Wednesday, October 8, 2008
This is the first buck I have seen without velvet. The tines are dark and freshly stripped of the delicate fine hair that protects the antler during growth. While in the growth phase, the antlers are covered in a layer of skin that supplies the budding antlers with the nutrients needed to build the bone mass. The antlers will grow rapidly for 2-4 months. When the velvet is no longer needed, a ring at the bottom of the antler shaft forms and cuts off the supply of blood and nutrients. The velvet withers and begins to fall off. As a rule this process is facilitated by the deer by rubbing his antlers against trees. The whole process is repeated every year for the rest of his life.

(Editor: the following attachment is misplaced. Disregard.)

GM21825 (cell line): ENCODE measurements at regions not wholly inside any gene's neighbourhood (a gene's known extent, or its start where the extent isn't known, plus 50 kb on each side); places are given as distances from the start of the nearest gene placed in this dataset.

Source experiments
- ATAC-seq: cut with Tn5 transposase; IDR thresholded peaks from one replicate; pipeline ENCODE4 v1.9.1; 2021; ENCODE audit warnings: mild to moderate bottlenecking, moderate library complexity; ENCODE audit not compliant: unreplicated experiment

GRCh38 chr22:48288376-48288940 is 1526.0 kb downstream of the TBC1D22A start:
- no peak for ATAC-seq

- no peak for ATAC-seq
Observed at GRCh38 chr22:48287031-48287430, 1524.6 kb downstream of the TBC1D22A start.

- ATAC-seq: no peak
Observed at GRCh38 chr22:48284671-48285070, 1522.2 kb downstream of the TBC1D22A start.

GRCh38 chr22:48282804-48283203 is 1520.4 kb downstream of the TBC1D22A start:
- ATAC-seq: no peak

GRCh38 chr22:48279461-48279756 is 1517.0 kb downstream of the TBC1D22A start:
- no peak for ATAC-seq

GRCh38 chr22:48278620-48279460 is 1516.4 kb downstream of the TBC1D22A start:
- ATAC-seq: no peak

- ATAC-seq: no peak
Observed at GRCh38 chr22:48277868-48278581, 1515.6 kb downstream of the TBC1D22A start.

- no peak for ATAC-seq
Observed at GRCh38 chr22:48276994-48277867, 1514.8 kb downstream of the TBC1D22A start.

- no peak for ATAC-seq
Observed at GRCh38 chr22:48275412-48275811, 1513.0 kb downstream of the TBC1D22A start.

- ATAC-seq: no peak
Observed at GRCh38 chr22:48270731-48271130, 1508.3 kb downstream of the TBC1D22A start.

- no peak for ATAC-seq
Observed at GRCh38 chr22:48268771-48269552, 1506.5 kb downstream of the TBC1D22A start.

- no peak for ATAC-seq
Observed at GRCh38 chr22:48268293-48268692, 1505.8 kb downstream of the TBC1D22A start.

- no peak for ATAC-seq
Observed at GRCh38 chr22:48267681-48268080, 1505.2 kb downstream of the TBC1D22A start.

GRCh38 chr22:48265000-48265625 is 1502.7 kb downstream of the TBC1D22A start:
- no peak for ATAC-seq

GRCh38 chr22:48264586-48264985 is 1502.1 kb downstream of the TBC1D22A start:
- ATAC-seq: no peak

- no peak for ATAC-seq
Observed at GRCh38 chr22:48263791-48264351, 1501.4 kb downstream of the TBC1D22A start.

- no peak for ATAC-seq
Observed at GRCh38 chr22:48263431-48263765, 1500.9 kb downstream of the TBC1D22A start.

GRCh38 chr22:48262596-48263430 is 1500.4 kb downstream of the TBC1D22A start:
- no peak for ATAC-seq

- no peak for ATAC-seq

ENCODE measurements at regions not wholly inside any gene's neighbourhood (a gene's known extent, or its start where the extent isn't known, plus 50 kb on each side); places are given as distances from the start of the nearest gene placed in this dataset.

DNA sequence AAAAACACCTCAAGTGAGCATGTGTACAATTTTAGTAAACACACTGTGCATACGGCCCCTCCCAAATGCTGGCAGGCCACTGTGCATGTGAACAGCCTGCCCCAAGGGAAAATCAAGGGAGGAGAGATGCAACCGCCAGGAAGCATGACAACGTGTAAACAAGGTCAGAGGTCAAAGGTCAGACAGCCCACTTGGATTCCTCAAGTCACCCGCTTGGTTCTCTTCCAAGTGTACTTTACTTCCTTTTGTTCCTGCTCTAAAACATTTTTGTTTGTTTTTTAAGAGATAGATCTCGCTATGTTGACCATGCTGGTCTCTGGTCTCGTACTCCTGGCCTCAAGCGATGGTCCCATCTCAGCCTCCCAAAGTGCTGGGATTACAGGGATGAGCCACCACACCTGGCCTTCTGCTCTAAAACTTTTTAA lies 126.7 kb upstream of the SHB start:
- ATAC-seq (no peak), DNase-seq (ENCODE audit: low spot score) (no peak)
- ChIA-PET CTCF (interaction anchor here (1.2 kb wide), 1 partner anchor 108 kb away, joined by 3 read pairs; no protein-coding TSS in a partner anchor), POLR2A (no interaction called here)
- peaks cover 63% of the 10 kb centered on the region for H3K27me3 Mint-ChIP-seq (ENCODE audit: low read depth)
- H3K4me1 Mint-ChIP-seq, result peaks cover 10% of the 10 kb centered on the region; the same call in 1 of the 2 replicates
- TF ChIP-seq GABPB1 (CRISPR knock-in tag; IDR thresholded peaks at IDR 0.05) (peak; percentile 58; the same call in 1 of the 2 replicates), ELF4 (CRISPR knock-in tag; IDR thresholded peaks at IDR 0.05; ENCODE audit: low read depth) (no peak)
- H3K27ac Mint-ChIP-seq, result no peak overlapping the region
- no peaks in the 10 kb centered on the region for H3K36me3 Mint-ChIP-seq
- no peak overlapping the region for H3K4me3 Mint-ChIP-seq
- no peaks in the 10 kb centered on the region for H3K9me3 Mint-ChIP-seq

It's one of my favorite times of the year, as I bundle up at the crack of dawn and go scouting for the "Big Buck" with the plentiful tines.